By
Antoine Jaulmes
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15 October, 2013

 

What will it take to ensure our security?

The savage attack in Nairobi’s Westgate shopping mall with more than 60 randomly chosen victims just poses the same riddle as 9/11: what did the terrorists want to achieve? No positive answer comes to mind. After the assassination of Abraham Lincoln, Benjamin Disraeli curtly stated the obvious before the British House of Commons: 'Assassination has never changed the history of the world.'

Antoine Jaulmes
Antoine Jaulmes
Indeed, I can't think of any terrorist campaign which has achieved its long-term objectives. Even military operations, it can be argued, have more often than not secured territory gains, toppled dictators or bought a few years of peace only to be repaid by another war, while the cost of warfare, always exceeding predictions, has often dangerously weakened the 'victor'. On the contrary, what violent strategies have generally achieved is generating counter-measures as surely as new viruses raise the efficiency of immune systems.

Militarized since its inception, the state of Israel has been at war ever since. Coming from the neighboring countries, the Fedayeen of the 70's produced a double barbed wire fence with a soft sand alley in between so that terrorists footprints could very quickly be spotted; coming from inside Israeli-controlled territory, the intifada of the 90's produced the ultimate fence, an impassable concrete wall. The Soviet invasion of Afghanistan produced various mujahidin movements and eventually the Taliban. The US presence on Saudi territory for the Desert Storm campaign has produced al-Qaida. It could be argued that violent actions have repeatedly had the contrary effect to their aims, and for a frightening price.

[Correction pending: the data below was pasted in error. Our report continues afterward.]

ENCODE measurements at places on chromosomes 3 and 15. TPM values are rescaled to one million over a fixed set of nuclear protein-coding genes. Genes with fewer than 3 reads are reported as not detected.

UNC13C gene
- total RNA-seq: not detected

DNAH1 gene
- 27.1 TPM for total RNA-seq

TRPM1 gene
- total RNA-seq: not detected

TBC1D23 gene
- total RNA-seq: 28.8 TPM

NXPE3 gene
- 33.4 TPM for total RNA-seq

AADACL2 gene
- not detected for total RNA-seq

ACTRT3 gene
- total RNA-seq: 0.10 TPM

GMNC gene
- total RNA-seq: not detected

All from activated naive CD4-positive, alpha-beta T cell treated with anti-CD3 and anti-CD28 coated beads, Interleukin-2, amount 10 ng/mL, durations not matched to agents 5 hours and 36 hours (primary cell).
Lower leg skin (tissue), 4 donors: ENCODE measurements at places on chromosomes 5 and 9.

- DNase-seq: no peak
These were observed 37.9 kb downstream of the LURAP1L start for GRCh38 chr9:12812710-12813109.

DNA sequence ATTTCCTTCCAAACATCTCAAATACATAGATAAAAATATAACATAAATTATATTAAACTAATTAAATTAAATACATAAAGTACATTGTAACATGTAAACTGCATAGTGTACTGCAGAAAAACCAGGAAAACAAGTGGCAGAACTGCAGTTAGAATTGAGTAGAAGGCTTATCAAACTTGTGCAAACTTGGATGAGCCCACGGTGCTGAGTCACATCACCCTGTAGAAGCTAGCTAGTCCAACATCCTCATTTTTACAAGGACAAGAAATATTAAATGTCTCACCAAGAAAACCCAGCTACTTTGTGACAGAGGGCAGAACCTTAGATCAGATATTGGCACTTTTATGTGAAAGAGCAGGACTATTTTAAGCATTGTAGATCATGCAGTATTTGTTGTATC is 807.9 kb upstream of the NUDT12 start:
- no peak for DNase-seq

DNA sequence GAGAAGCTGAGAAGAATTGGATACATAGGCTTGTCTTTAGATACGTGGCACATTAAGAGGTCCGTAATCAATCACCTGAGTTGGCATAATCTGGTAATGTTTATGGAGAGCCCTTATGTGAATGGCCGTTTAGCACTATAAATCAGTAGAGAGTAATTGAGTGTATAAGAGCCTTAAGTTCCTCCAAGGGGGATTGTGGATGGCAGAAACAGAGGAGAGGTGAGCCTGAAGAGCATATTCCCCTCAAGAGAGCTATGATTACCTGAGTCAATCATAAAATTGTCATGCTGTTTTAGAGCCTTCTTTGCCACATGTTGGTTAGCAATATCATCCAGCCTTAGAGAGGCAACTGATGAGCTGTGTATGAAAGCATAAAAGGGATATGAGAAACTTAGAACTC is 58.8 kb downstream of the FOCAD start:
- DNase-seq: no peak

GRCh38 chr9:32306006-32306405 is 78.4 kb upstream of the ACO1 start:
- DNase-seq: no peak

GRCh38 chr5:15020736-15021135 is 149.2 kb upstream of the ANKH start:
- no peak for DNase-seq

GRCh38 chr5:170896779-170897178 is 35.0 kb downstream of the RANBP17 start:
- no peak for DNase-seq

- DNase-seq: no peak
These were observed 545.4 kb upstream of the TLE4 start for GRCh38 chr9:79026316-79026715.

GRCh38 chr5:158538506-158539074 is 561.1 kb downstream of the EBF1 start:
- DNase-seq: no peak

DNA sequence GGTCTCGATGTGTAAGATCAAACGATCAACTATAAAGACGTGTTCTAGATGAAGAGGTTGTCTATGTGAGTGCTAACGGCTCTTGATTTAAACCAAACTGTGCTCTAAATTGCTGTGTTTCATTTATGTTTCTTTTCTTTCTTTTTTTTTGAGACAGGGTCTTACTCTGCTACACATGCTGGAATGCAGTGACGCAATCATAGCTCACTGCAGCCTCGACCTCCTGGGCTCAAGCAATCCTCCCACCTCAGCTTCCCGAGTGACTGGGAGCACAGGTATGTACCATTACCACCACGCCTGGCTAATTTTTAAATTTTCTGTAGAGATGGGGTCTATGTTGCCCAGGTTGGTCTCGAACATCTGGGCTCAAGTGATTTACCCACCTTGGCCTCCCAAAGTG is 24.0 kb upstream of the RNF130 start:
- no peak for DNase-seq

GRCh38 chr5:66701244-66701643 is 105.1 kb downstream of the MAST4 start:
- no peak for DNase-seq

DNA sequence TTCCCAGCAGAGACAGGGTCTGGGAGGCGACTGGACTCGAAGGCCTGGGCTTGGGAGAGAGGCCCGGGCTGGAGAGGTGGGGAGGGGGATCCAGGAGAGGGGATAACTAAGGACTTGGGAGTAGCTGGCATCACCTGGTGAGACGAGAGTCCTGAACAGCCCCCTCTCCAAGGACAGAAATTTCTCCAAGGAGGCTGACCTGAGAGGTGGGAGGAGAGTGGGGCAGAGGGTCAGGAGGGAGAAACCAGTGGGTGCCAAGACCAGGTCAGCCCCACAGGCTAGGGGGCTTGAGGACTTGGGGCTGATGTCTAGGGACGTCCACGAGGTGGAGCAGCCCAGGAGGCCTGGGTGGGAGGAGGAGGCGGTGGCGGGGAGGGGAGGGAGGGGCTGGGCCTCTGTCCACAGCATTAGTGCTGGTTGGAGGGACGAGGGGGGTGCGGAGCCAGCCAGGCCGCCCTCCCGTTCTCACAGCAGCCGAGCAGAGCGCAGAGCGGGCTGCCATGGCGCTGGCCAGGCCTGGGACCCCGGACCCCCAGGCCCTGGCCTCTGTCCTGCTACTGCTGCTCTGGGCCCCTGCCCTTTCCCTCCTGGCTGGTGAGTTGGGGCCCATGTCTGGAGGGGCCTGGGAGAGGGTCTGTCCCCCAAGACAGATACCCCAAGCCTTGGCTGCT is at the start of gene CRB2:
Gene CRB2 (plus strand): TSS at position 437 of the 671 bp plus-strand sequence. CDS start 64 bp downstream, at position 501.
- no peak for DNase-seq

There is a kind of malediction attached to war and terrorism. Maximilien Robespierre tried to warn the French Convention against sending troops to support revolution abroad. These 'armed missionaries', he warned, would only be setting the scene for a dictatorship. Two things are certain: he was not listened to, and soon afterwards Napoleon Bonaparte confiscated the French Revolution.

More recently the Algerian war of independence was so merciless that Algeria has been living by the sword ever since- and dying by the sword between 1991 and 2002. Somalia was disintegrated by the US-led UN intervention there in 1991-1992 and the Shebabs who have just murdered so many people in Nairobi are a by-product of that particular intervention. 'Violence hardly seems the shortest route to building the future.'

Those who want peace must however consider what the Nairobi massacre tells us.

We have failed to develop a global awareness that conflicts are created by improper policies and by the self-indulging acceptance of unfair situations by the most privileged. What the Kenyan massacre must remind us of is that as long as the global supermarket will serve only a small part of the world's population, as long as misery will chain the poorest to their hopeless fate while others wallow in abundance next door, as long as some are denied basic human rights or legitimate reasons to hope for a better life, there will pirates, Shebabs, or just frustrated young people from our own inner cities to attack the nearest source of wealth, especially when insolent, brazen luxury symbols are on display.